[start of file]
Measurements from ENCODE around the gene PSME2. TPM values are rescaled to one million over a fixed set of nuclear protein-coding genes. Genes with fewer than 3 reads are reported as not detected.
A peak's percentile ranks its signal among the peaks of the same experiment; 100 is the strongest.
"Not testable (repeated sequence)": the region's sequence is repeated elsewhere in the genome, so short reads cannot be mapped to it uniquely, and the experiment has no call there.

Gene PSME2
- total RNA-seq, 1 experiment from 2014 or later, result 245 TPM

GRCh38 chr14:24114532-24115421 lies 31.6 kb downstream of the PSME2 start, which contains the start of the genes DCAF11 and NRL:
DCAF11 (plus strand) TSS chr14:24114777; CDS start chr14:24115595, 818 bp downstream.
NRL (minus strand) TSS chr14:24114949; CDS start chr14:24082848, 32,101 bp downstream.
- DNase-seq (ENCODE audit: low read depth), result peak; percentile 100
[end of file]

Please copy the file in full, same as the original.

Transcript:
Measurements from ENCODE around the gene PSME2. TPM values are rescaled to one million over a fixed set of nuclear protein-coding genes. Genes with fewer than 3 reads are reported as not detected.
A peak's percentile ranks its signal among the peaks of the same experiment; 100 is the strongest.
"Not testable (repeated sequence)": the region's sequence is repeated elsewhere in the genome, so short reads cannot be mapped to it uniquely, and the experiment has no call there.

Gene PSME2
- total RNA-seq, 1 experiment from 2014 or later, result 245 TPM

GRCh38 chr14:24114532-24115421 lies 31.6 kb downstream of the PSME2 start, which contains the start of the genes DCAF11 and NRL:
DCAF11 (plus strand) TSS chr14:24114777; CDS start chr14:24115595, 818 bp downstream.
NRL (minus strand) TSS chr14:24114949; CDS start chr14:24082848, 32,101 bp downstream.
- DNase-seq (ENCODE audit: low read depth), result peak; percentile 100